Roadrunner breaks the Petaflop barrier Page: 1
Roadrunner: 130,536 cores break the Petaflop barrier
I'm guessing that some of you may have been thinking what the hell!!! What does a bird famous for escaping from a Mr Wile.E. Coyote and his vast supply of ACME products have to do with  technology news? The answer - absolutely nothing. However, the Roadrunner I am referring to is the latest IBM supercomputer and it's to be delivered to the Department of Energy’s National Nuclear Security Administration (NNSA). The system was development over the past 18 months and is not only the first hybrid supercomputer using Cell processors, but also the first commercial system to exceed a performance of 1 PFlops. Below are some interesting facts and figures:
* The new Roadrunner according to IBM, was originally described to deliver about 2.8x (3.5x peak: 1.6 PFlops )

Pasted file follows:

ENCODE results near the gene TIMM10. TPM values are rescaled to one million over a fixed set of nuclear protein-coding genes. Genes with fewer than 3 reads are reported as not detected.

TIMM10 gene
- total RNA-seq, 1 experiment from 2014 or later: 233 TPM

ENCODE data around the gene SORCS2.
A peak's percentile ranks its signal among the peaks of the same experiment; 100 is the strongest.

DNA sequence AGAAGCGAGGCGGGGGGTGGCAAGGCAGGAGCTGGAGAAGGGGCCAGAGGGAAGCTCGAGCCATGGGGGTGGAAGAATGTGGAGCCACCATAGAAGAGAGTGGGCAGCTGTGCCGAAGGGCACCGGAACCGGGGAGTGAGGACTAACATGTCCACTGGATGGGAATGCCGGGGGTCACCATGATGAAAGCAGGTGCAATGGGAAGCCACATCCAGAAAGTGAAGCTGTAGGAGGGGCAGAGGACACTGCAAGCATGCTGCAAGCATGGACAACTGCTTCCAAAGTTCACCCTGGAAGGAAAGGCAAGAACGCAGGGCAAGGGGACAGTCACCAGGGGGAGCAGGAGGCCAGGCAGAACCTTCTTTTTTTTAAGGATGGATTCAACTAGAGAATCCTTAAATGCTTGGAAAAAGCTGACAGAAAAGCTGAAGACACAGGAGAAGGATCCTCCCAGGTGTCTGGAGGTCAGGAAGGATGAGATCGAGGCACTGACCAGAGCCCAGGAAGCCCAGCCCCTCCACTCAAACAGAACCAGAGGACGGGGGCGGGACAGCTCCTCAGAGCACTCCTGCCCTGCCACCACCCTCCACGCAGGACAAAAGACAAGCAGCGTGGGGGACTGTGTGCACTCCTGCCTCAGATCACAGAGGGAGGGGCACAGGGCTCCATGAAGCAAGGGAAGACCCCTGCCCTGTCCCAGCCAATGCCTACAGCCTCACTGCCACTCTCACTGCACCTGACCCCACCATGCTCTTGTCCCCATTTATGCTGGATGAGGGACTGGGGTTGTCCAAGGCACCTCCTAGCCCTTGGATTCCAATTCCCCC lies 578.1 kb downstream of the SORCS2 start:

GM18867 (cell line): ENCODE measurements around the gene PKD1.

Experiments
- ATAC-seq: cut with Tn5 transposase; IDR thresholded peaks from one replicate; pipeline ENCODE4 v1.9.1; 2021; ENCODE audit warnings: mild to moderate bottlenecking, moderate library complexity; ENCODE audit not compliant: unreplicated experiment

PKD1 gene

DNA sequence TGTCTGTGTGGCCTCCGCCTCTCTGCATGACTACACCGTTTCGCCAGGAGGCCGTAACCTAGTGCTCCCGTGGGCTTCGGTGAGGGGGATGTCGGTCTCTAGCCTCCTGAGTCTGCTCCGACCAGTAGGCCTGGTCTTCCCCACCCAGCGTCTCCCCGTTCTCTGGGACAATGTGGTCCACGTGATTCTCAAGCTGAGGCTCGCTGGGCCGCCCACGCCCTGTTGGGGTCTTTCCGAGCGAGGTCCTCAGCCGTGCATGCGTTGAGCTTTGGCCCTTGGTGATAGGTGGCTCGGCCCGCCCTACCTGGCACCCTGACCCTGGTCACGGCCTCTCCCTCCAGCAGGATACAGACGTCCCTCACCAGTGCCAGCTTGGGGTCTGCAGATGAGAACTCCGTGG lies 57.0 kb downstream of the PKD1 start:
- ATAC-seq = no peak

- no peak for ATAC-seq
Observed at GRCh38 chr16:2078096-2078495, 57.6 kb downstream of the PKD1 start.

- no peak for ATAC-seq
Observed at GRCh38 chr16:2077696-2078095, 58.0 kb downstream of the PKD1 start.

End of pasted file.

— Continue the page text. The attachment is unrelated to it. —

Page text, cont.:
* The final system ended up with less processors – 13,896 Opteron cores (6948 dual-core processors) as well as 12,960 Cell BE chips with a total of 116,640 PPE and SPE cores for a combined 130,536 cores. The original design called for about 176,000 cores.
* According to IBM, Roadrunner has the floating point performance of about 100,000 notebooks. To describe the horsepower of the system... Roadrunner can do in one day what would take the entire population of the world 46 years on handheld calculators, assuming a pace of one second per calculation.
* Other interesting facts of the supercomputer, which IBM said cost about $100 million, include a power consumption of about 3.9 Mwatts, as well as a structure that includes 80 TB of memory, 576 miles of fiber optic cable as well as 3456 tri-blades which can deliver 400 GFlops each.
* Also noteworthy is that Roadrunner was supposed to become the flagship product of AMD’s Torrenza platform, a project which was pitched as an open AMD x86 platform that takes advantage of Direct Connect Architecture and the Hypertransport interface.
If you are as in awe of Roadrunner as I am then feel free to comment in our forum